STAMP DUTY NET PRESENT VALUE

Last updated , by Jay Woods


When acquiring a property entailing a new lease, the issue of Net Present Value (NPV) for Stamp Duty Land Tax purposes immediately becomes apparent. (Net Present Value for Scottish lease transactions is calculated using the formula shown on the documentation on Land and Buildings Transaction Tax (Scotland) Act 2013).

Net Present Value in this instance is a statistical method that should be familiar to accountants for projecting a present-day estimate of the future value of a lease.

Put another way, if we know how much is being paid in accumulated rent over a period of x years into the future, NPV is the government's chosen method to estimate what that would be worth in “today's money”.

Why is that important? Because the government wishes to levy SDLT on that accumulated rent in the here and now. I can imagine your shock.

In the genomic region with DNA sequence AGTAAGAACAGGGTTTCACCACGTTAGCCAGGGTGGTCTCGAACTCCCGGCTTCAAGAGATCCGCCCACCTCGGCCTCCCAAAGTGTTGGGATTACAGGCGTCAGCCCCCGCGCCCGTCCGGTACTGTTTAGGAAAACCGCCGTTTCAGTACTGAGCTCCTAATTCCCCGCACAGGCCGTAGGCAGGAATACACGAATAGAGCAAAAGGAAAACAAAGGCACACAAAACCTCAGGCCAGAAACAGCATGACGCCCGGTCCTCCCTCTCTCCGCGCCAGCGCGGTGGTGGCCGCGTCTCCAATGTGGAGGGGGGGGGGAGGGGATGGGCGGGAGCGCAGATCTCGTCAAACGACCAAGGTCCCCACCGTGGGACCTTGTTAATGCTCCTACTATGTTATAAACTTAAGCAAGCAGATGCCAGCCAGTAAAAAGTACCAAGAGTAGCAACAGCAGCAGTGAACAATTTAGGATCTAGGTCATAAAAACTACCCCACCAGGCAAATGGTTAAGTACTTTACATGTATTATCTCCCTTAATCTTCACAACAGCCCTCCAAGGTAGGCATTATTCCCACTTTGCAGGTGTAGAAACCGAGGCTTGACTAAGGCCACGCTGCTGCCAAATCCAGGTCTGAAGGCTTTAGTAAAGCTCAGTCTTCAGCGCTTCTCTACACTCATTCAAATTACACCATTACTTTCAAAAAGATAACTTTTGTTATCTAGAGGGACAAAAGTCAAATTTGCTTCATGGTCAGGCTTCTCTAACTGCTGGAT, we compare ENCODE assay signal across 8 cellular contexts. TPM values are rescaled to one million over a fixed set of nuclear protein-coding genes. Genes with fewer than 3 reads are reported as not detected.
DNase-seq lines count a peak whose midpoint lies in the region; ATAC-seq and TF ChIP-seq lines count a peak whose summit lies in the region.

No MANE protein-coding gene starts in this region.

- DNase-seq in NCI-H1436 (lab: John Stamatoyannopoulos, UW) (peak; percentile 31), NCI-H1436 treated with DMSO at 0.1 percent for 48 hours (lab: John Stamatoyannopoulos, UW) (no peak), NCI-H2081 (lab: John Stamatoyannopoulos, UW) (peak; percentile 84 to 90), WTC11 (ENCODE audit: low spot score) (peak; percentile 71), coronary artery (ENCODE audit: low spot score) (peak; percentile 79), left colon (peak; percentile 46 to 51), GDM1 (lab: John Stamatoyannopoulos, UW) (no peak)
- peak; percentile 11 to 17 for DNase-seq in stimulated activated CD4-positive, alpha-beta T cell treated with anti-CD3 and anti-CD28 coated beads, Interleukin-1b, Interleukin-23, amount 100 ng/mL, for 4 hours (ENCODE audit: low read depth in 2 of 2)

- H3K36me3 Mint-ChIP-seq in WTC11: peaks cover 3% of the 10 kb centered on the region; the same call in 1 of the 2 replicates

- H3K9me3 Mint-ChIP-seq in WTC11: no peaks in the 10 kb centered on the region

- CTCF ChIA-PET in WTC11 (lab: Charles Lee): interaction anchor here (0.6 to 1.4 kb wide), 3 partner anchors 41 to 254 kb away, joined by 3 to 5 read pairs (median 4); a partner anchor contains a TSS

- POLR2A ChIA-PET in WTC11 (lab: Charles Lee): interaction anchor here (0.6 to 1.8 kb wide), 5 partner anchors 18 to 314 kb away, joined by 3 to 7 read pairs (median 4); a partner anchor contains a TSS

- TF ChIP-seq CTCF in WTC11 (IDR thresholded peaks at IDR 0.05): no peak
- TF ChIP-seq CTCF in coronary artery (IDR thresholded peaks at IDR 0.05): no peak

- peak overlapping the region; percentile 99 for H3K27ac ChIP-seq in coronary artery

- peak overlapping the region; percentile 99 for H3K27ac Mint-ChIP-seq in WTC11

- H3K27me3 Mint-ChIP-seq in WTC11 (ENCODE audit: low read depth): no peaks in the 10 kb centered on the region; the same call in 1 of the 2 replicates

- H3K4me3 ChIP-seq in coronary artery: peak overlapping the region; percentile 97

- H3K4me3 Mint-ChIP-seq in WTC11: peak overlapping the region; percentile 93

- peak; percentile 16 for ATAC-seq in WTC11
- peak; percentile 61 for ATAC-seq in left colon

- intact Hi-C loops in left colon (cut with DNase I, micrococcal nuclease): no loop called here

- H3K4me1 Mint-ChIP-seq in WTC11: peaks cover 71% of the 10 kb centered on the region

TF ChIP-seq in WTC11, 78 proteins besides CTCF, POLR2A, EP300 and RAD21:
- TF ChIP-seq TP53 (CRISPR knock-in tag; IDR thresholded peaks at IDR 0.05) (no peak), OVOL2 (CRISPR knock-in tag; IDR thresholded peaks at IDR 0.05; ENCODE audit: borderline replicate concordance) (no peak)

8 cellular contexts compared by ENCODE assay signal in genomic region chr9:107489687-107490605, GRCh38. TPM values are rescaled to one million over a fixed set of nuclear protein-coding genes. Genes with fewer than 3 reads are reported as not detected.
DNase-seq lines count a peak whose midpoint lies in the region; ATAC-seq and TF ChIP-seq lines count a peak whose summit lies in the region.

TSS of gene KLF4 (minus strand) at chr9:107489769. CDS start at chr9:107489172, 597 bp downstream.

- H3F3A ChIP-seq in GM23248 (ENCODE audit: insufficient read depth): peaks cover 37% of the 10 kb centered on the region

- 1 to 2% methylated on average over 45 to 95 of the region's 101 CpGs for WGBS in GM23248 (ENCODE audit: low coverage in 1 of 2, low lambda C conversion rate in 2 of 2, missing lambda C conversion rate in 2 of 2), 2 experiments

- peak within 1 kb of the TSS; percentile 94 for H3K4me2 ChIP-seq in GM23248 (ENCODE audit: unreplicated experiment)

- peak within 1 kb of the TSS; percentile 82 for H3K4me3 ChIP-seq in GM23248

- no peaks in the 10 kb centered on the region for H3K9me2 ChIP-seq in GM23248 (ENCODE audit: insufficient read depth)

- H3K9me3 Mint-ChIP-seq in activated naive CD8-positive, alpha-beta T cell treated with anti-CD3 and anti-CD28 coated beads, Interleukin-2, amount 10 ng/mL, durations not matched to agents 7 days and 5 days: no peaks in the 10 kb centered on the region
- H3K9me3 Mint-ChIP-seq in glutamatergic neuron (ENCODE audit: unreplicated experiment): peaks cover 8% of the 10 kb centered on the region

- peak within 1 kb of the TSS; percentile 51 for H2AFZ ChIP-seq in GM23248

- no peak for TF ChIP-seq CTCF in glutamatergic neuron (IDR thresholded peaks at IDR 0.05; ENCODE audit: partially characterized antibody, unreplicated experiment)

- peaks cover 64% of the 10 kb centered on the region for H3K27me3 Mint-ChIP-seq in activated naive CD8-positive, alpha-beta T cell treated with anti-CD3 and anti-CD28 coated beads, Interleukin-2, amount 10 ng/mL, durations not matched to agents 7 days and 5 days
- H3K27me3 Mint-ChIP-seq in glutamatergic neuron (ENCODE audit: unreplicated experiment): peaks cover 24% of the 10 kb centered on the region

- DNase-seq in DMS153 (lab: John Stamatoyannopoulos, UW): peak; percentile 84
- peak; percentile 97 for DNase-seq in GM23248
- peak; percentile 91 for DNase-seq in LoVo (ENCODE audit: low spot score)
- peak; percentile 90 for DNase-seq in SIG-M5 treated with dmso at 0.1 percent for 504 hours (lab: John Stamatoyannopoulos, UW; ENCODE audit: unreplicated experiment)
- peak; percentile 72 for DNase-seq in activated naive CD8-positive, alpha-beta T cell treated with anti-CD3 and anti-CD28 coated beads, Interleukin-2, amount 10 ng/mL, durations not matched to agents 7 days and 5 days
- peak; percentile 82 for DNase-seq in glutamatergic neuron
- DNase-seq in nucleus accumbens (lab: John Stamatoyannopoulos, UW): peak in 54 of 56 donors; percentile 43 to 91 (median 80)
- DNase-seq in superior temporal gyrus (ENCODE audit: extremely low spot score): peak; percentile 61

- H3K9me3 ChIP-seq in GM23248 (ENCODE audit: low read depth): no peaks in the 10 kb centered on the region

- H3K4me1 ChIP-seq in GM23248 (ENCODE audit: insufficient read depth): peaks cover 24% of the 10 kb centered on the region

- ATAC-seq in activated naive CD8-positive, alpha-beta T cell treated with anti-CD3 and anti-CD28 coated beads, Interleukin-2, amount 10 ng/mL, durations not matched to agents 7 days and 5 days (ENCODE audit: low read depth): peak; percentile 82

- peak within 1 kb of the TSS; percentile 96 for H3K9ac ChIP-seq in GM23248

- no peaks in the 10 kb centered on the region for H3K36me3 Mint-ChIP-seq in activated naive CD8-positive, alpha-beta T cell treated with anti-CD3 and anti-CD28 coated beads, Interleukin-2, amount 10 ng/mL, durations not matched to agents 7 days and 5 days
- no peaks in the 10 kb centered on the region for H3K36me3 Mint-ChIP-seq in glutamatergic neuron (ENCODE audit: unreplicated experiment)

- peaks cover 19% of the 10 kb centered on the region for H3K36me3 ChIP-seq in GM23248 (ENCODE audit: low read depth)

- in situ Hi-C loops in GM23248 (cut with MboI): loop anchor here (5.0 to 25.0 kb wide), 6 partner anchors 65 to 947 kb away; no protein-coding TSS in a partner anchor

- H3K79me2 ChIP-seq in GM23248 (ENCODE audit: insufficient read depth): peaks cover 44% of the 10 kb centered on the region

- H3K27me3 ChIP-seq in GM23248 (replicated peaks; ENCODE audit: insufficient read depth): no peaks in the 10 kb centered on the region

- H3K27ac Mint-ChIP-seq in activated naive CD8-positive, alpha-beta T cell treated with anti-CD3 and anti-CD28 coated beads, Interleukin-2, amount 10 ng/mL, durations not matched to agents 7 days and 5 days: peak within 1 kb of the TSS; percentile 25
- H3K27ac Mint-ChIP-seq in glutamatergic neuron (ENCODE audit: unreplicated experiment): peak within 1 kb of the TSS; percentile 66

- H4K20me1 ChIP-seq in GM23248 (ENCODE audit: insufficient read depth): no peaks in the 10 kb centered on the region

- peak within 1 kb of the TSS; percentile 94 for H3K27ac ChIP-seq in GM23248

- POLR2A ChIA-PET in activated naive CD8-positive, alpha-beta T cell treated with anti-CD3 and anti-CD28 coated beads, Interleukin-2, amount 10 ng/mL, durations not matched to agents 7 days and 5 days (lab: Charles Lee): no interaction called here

The Mystery That Is Net Present Value


It is abundantly clear, however, that few lay people know how the government mandates that NPV be calculated.

The government's own tax guidance is frustratingly vague when referencing NPV; their wording loosely defines it as

"the total rent over the life the lease"

(Cited from: GOV.UK's online overview of Stamp Duty Land Tax)

At first glance, then, it would appear that NPV is merely the sum of all the annual rent figures throughout the duration of the lease.

However, dig into the government's awkard-to-use online calculators and you will see why that assumption would be very much amiss (as anyone trained in statistical mathematics will already know). A quick experiment with sample figures will reveal that NPV is something other than all the rents added together.

But why the obfuscation? Why does the government's tax guidance only proffer its own calculators as the means to determine NPV in any given instance, rather than providing a detailed methodology?

The answer almost certainly lies in one or more issues with the method the government's calculators - and, by inference, this website's calculators too - use in working out NPV.